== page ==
Adapted by Sara Pascoe
Based on the novel by Jane Austen
Directed by Susannah Tresilian
Designed by Carla Goodman
Music by Emmy the Great
Lighting by Mark Howland
Sound by Drew Baumoh


Nottingham Playhouse

Friday 15 – Saturday 30 September

Evenings 7.45pm

Matinees Saturday 23 September 2.30pm, Thursday 28 September 1.30pm

Press Night Tuesday 19 September 7pm 

York Theatre Royal

Wednesday 4 – Saturday 14 October

Evenings 7.30pm

Matinees Saturdays 7 and 14 October 2.30pm, Thursdays 5 and 12 October 2pm

Press Night Wednesday 4 October 7.30pm


Nottingham Playhouse

Box office 0115 941 9419

York Theatre Royal

Box office 01904 623568


Nottingham Playhouse landmark Autumn/Winter Season kicks off with comedian Sarah Pascoe’s adaptation of Pride and Prejudice

Nottingham Playhouse Autumn/Winter Season
Nottingham Playhouse Autumn/Winter Season

Nottingham Playhouse Autumn/Winter Season

On the main stage
Nottingham Playhouse’s Autumn/Winter season of work on its main stage begins with the return of the critically acclaimed The Kite Runner, straight from two West End runs. First produced by Nottingham Playhouse and the Liverpool Everyman and Playhouse in 2013, The Kite Runner returns to its Nottingham home before embarking on a UK tour.
In September, director Susannah Tresilian returns to Nottingham Playhouse having directed Laura Wade’s Posh at the theatre in 2015. Pride and Prejudice, a co-production with York Theatre Royal is a brand new comic-adaptation by stand-up comedian Sara Pascoe with an original score from Emmy the Great.
In October, Nottingham Playhouse presents the classic All My Sons, written by Pulitzer Prize-winner Arthur Miller. Directed by Nottingham Playhouse Associate Director Fiona Buffini, All My Sons is a family drama that explores the dark side of the American Dream and asks what it means to be American. It has never been more relevant.
This Autumn, Giles Croft steps down after 18 years as Artistic Director of Nottingham Playhouse.  In November his last production will be Anton Chekhov’s The Cherry Orchard.  Chekhov’s last and greatest play, The Cherry Orchard tells the story of a family on the edge of ruin and a country on the brink of revolution.  By turns tragic and funny, this new version by Olivier Award-winner Simon Stephens (A Doll’s House, The Curious Incident of the Dog in the Night-time), is both dynamic and profound.
Ending the year will be Kenneth Alan Taylor’s much-loved pantomime, Cinderella. A dashing prince is hosting a ball and Cinderella would give anything to go, but her stepmother and sisters have other plans. Can Cinderella escape their clutches and, with the help of her Fairy Godmother and best friend Buttons, find true love? Expect sumptuous costumes, magnificent scenery and a coachload of hilarity, slapstick, song and dance.


Brand new shows announced for the Neville Studio
Nottingham Playhouse’s Neville Studio also has a season of exciting and innovative productions.
In September Wreck, written by Leicester performance poet Toby Campion, winner of the 2015 Fifth Word Playwriting Award, will be directed by Alex Moxon in her directorial debut. An easy-going Nottingham lad boards a train, fresh from visiting his girlfriend. His world is flipped upside down when the train never completes its journey. Wreck is an edge-of-your-seat, fast-paced drama about a young man suddenly thrust into the most desperate of circumstances. This emotionally raw thriller challenges the perceptions of our world and the stories behind the headlines.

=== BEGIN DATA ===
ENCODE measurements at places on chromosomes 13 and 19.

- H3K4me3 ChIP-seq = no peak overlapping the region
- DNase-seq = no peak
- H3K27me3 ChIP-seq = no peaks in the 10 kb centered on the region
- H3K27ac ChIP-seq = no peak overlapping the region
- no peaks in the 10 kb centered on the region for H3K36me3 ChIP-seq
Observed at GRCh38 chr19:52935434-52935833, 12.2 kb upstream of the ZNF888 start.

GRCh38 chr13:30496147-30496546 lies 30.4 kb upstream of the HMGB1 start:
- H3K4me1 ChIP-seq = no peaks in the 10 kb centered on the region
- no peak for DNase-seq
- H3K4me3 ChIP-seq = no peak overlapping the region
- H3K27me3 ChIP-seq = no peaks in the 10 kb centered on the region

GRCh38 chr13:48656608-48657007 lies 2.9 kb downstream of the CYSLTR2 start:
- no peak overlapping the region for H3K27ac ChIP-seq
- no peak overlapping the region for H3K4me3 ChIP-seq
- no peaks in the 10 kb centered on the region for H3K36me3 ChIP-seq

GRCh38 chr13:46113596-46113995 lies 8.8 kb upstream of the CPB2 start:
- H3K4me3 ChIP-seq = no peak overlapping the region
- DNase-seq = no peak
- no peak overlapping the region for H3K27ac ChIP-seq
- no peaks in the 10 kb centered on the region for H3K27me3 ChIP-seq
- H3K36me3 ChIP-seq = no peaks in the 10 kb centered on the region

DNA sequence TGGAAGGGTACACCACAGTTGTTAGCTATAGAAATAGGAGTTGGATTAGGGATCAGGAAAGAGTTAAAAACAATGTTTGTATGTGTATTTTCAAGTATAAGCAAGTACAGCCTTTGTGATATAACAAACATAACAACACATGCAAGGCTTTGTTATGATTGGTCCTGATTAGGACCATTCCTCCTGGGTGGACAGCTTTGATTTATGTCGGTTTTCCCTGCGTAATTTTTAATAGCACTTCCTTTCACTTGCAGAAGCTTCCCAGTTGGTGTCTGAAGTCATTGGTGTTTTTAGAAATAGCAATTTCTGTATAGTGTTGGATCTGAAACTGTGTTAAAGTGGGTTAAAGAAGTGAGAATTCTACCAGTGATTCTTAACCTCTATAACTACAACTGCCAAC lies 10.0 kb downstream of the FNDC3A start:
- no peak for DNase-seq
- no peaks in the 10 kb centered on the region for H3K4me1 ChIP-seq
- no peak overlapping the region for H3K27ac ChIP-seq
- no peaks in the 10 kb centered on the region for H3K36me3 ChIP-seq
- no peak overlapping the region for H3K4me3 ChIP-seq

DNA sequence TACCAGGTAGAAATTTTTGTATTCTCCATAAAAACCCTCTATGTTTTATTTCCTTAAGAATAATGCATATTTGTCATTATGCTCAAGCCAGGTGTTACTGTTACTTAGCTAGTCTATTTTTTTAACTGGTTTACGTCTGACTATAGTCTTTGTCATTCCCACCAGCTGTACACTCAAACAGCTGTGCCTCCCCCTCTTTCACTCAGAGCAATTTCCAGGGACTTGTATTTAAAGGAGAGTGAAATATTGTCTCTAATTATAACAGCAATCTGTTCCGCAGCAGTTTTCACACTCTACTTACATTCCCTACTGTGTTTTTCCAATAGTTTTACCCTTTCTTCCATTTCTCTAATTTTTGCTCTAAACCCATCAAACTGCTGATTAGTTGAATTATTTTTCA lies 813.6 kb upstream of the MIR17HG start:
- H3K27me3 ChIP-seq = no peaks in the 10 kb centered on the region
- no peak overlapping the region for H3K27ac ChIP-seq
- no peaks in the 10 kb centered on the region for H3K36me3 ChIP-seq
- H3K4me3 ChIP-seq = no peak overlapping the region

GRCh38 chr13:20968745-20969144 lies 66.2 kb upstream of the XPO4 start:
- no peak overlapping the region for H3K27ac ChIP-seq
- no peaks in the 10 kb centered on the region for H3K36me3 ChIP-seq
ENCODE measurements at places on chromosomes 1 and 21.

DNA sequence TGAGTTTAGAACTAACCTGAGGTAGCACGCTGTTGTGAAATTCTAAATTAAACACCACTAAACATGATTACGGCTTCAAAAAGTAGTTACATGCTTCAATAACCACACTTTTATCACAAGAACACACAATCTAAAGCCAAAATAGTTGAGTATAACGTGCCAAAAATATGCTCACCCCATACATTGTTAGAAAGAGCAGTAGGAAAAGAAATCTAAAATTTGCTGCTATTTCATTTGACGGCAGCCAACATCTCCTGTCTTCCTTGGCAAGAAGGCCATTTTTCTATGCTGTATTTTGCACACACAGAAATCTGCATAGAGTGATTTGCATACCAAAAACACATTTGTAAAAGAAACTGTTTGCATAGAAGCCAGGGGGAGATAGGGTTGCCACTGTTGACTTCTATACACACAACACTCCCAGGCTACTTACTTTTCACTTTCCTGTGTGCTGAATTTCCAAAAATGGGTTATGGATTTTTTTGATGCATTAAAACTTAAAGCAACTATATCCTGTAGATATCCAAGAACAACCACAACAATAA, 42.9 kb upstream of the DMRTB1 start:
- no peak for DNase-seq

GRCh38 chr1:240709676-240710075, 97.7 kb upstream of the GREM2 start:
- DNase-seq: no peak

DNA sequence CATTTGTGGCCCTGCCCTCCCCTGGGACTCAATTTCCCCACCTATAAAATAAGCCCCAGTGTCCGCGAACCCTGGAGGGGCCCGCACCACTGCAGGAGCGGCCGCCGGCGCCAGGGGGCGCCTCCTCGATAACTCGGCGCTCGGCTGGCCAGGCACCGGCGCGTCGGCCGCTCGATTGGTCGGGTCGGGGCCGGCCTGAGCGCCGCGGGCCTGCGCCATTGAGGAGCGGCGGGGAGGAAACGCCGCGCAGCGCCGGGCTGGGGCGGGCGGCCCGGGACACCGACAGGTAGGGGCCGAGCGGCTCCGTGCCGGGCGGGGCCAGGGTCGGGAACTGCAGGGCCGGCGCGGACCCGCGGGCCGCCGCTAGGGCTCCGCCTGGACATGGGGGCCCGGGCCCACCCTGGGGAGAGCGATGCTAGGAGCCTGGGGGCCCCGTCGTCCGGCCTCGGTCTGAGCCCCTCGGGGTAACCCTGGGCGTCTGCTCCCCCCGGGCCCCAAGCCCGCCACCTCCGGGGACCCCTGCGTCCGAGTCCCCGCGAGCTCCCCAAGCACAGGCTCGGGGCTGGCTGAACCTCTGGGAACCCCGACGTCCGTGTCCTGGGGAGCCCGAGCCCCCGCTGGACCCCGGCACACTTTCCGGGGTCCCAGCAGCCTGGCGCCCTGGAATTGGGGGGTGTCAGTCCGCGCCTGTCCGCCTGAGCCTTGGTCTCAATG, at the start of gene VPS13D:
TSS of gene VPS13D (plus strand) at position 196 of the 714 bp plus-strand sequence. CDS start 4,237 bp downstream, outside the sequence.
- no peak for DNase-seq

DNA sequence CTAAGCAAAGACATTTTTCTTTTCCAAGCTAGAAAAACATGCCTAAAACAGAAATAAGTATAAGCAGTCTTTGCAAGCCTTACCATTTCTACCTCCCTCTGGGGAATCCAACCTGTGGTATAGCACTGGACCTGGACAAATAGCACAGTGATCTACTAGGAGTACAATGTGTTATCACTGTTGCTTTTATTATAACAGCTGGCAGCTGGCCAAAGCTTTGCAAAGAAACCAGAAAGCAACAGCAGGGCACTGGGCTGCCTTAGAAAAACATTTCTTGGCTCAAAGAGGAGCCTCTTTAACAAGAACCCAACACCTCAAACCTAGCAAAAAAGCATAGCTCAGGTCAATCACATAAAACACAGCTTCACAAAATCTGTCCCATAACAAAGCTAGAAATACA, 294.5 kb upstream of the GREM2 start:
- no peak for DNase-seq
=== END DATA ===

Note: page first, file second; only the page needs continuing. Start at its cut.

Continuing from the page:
Playground is Nottingham Playhouse’s new performance festival for artists, makers and theatre companies based in Nottinghamshire, running from 2 -7 October 2017. Showcasing work from some of the most exciting new artists and companies in region, all performances will be hosted in the Neville Studio.  Confirmed so far are Major Labia’s Vulva La Revolution, Zoo Indigo’s Celluloid Soulsand La Pelle’s Factory, (in association with LittleMighty and In Good Company), The Black Cat.
For younger children and families, Nottingham Playhouse’s alternative Christmas show to panto, will be Town Mouse and Country Mouse. Town Mouse loves the city’s breakneck speed and all the gifts people leave him, and there is never a dull moment! But Country Mouse prefers the slow life – caution is his middle name. But when a cat arrives on the scene to gobble them both up, can both mice learn to love each other’s differences and triumph over adversity? Lovingly adapted by Robin Kingsland (2016’s The Princess and The Frog),  Town Mouse and Country Mouse is jammed full of music, fun and plenty of chances to join in.

Stephanie Sirr, Chief Executive of Nottingham Playhouse said: “This season we have all sorts of wonderful long term plans coming to fruition – new plays,  new programmes of activity and new creative teams working at Nottingham Playhouse.  It’s a very exciting and eclectic mix.”


The Kite Runner

Directed by Giles Croft

31 August to 9 September 2017

Press Night Friday 1 September at 7pm

Pride and Prejudice

Directed by Susannah Tresilian

15 September to 30 September 2017

Press Night Tuesday 19 September at 7pm


Directed by Alex Moxon

20 September to 30th September

Press Night Thursday 21 September at 7pm

All My Sons

Directed by Fiona Buffini

06 October to 21 October 2017

Press Night Thursday 10 October at 7pm

The Cherry Orchard

Directed by Giles Croft

03 November to 18 November 2017

Press Night Tuesday 7 November at 7pm


Directed by Kenneth Alan Taylor

1st December to 20th January

Press Night Saturday 2 December at 7.30pm

Town Mouse and Country Mouse

Directed by Fiona Buffini

13th December to 6th January

Press Performance Thursday 14th December at 1.15pm